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Controlled cross-over study in normal subjects of naloxone-preceding-lactate infusions; respiratory and subjective responses: relationship to endogenous opioid system, suffocation false alarm theory and childhood parental loss

  • M. Preter (a1), S. H. Lee (a2), E. Petkova (a3), M. Vannucci (a4), S. Kim (a5) and D. F. Klein (a6)...
Abstract
Background

The expanded suffocation false alarm theory (SFA) hypothesizes that dysfunction in endogenous opioidergic regulation increases sensitivity to CO2, separation distress and panic attacks. In panic disorder (PD) patients, both spontaneous clinical panics and lactate-induced panics markedly increase tidal volume (TV), whereas normals have a lesser effect, possibly due to their intact endogenous opioid system. We hypothesized that impairing the opioidergic system by naloxone could make normal controls parallel PD patients' response when lactate challenged. Whether actual separations and losses during childhood (childhood parental loss, CPL) affected naloxone-induced respiratory contrasts was explored. Subjective panic-like symptoms were analyzed although pilot work indicated that the subjective aspect of anxious panic was not well modeled by this specific protocol.

Method

Randomized cross-over sequences of intravenous naloxone (2 mg/kg) followed by lactate (10 mg/kg), or saline followed by lactate, were given to 25 volunteers. Respiratory physiology was objectively recorded by the LifeShirt. Subjective symptomatology was also recorded.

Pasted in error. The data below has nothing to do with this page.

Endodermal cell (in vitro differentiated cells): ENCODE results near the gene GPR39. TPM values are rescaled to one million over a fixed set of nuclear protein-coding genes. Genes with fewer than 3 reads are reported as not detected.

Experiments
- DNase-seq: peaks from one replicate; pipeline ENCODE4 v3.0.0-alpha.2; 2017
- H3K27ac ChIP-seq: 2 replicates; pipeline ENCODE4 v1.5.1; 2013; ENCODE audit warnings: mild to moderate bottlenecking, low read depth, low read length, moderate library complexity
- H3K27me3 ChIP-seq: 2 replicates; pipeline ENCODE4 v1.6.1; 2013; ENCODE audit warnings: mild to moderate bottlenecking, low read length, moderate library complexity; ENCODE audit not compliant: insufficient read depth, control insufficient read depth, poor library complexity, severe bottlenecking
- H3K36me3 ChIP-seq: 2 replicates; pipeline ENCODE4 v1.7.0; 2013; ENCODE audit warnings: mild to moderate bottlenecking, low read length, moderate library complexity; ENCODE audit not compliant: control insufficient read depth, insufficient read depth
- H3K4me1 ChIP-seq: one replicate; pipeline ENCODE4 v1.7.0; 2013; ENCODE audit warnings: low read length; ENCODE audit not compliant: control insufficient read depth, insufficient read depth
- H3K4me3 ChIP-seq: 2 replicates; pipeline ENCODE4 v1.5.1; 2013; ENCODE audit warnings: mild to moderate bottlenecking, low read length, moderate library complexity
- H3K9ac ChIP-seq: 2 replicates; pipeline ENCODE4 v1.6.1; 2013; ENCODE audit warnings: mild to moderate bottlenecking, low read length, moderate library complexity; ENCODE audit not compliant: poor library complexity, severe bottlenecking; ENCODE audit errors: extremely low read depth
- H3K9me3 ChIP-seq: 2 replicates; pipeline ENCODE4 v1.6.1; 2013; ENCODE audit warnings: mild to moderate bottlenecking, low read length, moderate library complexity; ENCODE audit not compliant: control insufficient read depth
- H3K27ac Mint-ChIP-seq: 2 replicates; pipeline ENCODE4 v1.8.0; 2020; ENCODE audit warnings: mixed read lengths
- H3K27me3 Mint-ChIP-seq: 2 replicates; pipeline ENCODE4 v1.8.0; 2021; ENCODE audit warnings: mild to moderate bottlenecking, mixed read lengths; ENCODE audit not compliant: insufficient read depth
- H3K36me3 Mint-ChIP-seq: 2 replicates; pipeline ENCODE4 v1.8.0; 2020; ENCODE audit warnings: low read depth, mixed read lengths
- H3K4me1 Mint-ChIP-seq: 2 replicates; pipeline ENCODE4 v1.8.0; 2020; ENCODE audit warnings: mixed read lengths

Results

Impairment of the endogenous opioid system by naloxone accentuates TV and symptomatic response to lactate. This interaction is substantially lessened by CPL.

Conclusions

Opioidergic dysregulation may underlie respiratory pathophysiology and suffocation sensitivity in PD. Comparing specific anti-panic medications with ineffective anti-panic agents (e.g. propranolol) can test the specificity of the naloxone+lactate model. A screen for putative anti-panic agents and a new pharmacotherapeutic approach are suggested. Heuristically, the experimental unveiling of the endogenous opioid system impairing effects of CPL and separation in normal adults opens a new experimental, investigatory area.

Copyright
Corresponding author
*Address for correspondence: M. Preter, M.D., 1160 Fifth Avenue, Suite 112, New York, NY10029, USA. (Email: mpreter@gmail.com)
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Psychological Medicine
  • ISSN: 0033-2917
  • EISSN: 1469-8978
  • URL: /core/journals/psychological-medicine
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